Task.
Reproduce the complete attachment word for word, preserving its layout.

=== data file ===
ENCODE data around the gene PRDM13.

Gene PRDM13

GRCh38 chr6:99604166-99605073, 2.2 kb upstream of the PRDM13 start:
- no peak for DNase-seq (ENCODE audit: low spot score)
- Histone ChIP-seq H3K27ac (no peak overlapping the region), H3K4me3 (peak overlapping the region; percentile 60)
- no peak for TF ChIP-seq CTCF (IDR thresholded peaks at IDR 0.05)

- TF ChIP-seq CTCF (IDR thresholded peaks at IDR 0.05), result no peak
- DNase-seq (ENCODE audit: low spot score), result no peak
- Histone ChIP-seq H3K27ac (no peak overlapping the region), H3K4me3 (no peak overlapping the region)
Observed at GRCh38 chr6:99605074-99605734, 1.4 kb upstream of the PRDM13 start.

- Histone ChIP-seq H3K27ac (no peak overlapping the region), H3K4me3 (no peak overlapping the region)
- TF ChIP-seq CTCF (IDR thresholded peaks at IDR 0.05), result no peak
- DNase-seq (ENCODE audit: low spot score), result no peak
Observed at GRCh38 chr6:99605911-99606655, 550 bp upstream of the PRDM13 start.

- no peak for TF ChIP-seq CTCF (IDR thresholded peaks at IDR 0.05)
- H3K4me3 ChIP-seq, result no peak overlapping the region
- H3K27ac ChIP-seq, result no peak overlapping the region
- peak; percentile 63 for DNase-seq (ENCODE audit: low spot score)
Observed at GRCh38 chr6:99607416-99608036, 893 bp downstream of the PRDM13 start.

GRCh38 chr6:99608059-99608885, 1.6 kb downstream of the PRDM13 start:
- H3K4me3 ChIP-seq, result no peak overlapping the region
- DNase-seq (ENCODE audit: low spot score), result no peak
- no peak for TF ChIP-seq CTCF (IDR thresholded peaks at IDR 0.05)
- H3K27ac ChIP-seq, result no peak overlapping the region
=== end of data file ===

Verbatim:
ENCODE data around the gene PRDM13.

Gene PRDM13

GRCh38 chr6:99604166-99605073, 2.2 kb upstream of the PRDM13 start:
- no peak for DNase-seq (ENCODE audit: low spot score)
- Histone ChIP-seq H3K27ac (no peak overlapping the region), H3K4me3 (peak overlapping the region; percentile 60)
- no peak for TF ChIP-seq CTCF (IDR thresholded peaks at IDR 0.05)

- TF ChIP-seq CTCF (IDR thresholded peaks at IDR 0.05), result no peak
- DNase-seq (ENCODE audit: low spot score), result no peak
- Histone ChIP-seq H3K27ac (no peak overlapping the region), H3K4me3 (no peak overlapping the region)
Observed at GRCh38 chr6:99605074-99605734, 1.4 kb upstream of the PRDM13 start.

- Histone ChIP-seq H3K27ac (no peak overlapping the region), H3K4me3 (no peak overlapping the region)
- TF ChIP-seq CTCF (IDR thresholded peaks at IDR 0.05), result no peak
- DNase-seq (ENCODE audit: low spot score), result no peak
Observed at GRCh38 chr6:99605911-99606655, 550 bp upstream of the PRDM13 start.

- no peak for TF ChIP-seq CTCF (IDR thresholded peaks at IDR 0.05)
- H3K4me3 ChIP-seq, result no peak overlapping the region
- H3K27ac ChIP-seq, result no peak overlapping the region
- peak; percentile 63 for DNase-seq (ENCODE audit: low spot score)
Observed at GRCh38 chr6:99607416-99608036, 893 bp downstream of the PRDM13 start.

GRCh38 chr6:99608059-99608885, 1.6 kb downstream of the PRDM13 start:
- H3K4me3 ChIP-seq, result no peak overlapping the region
- DNase-seq (ENCODE audit: low spot score), result no peak
- no peak for TF ChIP-seq CTCF (IDR thresholded peaks at IDR 0.05)
- H3K27ac ChIP-seq, result no peak overlapping the region